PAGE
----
At the same time, many has already talked about the Robert Parker-fication of wines and how everybody is moving away from it by creating more nuanced wines with more finesse and complexity.
One particular victim of this shift of tastes is the Chateauneuf-du-Pape. Less and less clients ask for it, rather honing in smaller special labels from Piedmonte, Loire, Beaujolais or even more obscure regions like Jura or Savoie. However when bringing it up to even existing clients who use to buy them, many comment saying somethings along with the line of "it's too much for me", "too chewy and can't wait that long" etc.
Older CdPs, such as the Henri Bonneau Chateauneuf-du-Pape Cuvée Speciale 1998 I had recently, are fantastic. Rich, textured, complex and intense, personally they are like the more interesting cousins of Bordeaux. Newer younger CdPs is harder to drink young and are much less approachable, especially amongst novice casual drinkers.
While CdPs from top estates are still considered an essential part of many private wine collections, at least amongst trendier restaurants they have much weaker footholds. Burgundy, Bordeaux and Northern Rhone will continue to be strong mainstays however the rest of the wine list has to be shared by other regions new and old.
Will CdPs as a region evolve and follow the lead set by Château Rayas long ago and make elegant, anti-Robert Parker types of wines? With global warming on the rise and finesse harder to achieve with the excessive heat, it will prove to be a challenge.
*Oh and the Rousseau Gevrey Chambertin 1er Cru Clos St. Jacques 2005 was bloody fantastic. Not that you didn't know already.
Nobody is more disappointed than myself, when I say I don't remember what I drank that night at a St Aubin White Blind Tasting last week. Super pumped for this event, I was ready to record meticulous tasting notes for you readers here, from top producers such as Bachelet, Ramonet, Lamy and more.
In end, I committed a huge mistake – that is I got shit faced. That is quite obvious in hindsight, however I had too much hubris and forgot many valuable lessons from US undergraduate collegiate life: eat before you drink and pace yourself. This tasting was done with friends so no professional faux pas was made.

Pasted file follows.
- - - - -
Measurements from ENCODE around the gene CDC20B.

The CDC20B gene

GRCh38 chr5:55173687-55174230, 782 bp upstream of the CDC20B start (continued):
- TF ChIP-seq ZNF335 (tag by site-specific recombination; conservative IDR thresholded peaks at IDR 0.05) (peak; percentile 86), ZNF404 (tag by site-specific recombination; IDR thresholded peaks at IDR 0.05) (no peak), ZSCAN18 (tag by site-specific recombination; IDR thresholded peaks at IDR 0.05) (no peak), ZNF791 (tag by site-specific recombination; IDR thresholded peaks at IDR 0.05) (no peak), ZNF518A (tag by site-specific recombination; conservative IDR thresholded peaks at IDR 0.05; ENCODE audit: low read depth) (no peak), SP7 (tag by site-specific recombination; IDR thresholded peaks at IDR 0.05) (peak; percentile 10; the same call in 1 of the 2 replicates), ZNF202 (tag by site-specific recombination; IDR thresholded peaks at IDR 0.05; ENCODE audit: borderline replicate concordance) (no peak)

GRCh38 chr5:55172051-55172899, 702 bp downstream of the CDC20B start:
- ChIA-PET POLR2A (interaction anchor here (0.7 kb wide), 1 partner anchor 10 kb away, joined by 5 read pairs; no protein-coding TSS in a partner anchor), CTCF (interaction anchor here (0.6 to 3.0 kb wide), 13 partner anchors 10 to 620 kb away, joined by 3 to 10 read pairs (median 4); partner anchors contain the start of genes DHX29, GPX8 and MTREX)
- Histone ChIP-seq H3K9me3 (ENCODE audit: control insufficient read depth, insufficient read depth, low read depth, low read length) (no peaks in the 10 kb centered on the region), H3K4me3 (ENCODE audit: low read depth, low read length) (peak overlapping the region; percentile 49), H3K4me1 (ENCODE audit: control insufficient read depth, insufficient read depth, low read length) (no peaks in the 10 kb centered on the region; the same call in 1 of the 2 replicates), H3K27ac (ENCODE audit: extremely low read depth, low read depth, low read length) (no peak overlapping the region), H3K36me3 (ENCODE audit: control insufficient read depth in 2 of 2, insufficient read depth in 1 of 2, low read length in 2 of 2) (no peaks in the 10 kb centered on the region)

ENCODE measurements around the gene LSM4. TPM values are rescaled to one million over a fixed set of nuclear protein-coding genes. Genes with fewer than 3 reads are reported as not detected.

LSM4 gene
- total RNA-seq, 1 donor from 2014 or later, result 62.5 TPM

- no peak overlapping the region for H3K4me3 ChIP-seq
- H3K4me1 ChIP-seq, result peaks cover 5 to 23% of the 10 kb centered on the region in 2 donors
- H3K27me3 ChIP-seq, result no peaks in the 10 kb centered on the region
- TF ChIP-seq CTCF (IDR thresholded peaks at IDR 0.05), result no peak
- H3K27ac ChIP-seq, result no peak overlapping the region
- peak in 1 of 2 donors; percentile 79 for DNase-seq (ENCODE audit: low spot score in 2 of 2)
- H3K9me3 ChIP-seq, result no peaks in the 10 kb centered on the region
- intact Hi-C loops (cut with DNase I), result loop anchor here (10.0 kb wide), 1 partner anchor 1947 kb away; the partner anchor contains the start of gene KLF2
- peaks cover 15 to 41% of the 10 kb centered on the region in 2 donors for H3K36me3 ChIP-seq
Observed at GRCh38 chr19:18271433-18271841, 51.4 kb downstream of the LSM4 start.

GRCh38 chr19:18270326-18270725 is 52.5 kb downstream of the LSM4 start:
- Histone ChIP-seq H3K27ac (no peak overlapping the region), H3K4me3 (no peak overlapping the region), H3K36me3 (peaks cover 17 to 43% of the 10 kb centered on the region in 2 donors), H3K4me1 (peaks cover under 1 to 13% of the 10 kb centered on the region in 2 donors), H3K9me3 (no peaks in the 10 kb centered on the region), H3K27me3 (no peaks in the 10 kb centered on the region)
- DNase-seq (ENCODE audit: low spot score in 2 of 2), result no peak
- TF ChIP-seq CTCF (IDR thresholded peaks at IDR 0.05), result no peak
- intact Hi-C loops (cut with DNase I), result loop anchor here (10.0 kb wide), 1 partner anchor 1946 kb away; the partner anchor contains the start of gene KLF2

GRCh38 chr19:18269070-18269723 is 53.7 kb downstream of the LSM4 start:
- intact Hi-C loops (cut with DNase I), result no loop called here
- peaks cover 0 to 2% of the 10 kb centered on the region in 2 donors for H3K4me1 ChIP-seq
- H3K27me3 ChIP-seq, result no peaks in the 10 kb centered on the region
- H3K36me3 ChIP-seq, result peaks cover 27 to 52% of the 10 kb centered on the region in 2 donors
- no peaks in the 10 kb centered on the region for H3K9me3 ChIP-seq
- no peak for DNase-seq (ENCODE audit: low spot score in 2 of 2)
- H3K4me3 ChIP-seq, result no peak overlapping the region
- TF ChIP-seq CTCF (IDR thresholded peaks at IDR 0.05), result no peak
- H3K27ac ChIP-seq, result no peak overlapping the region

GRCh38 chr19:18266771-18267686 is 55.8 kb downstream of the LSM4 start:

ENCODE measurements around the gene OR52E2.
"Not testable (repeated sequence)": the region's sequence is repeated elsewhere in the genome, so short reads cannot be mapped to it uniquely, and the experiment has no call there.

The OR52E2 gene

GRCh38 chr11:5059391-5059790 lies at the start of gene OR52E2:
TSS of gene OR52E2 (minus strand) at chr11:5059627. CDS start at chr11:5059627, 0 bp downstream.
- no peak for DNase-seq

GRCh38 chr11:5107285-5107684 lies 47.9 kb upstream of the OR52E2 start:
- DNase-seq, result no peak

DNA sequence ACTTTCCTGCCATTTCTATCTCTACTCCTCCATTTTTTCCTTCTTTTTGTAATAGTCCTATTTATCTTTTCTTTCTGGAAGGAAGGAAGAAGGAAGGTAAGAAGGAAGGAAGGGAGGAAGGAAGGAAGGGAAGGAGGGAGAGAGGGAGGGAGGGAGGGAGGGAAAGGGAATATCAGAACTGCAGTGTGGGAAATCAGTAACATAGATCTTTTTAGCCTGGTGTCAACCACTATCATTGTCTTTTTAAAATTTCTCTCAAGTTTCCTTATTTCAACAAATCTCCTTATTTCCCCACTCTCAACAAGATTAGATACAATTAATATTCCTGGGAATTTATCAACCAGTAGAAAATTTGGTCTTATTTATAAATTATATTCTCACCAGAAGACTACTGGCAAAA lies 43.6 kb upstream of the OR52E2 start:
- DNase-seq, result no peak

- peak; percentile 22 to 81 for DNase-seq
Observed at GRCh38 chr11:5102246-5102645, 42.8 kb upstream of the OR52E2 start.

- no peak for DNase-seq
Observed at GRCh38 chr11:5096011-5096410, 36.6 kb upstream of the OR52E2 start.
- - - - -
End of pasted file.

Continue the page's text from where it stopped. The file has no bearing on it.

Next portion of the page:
To help you, my dear readers, in hosting your own blind tastings, do make a note of the following lessons I learnt the hard way:
- Stay Organised (a.k.a. the hardest part).
- Ideally you have someone not involved in the blind tasting to help you organise the bottles so that you only know what you brought.
- Bring numbered bottle socks to keep the order straight.
- Record which number bottle is brought by whom before you start.
- Slow down. For some reason, many people like to breeze through the wines to get a quick "feel" for them before tasting begins. However you can honestly go at your own pace, if you stay organised and know which bottle is which. Then you can really go at without worrying about mixups, hence why staying relatively organised makes it so important!
- Bring spittoons. Sounds unnecessary when the tastings themselves are not professional and purely for fun but quickly after going through a few faulty bottles or an overly generous pour, you don't have to commit to drinking the whole thing or find the nearest sink to pour. This also is relevant to points 1-3.
- Optional: Additional glasses. This is optional because it's understandable not everybody has enough glassware around to do this. However it really helps to discern between two very similar wines and allows you to revisit.
Organising a blind tasting isn't as hard as it sounds. To be honest, it's the best kind of tasting in terms of pushing your experience, biases and palette, in a structured way. However when you have a lot of bottles and a lot eager drinkers, you can easily overwhelm yourself and get in over your head.
Any other tips? Let me know!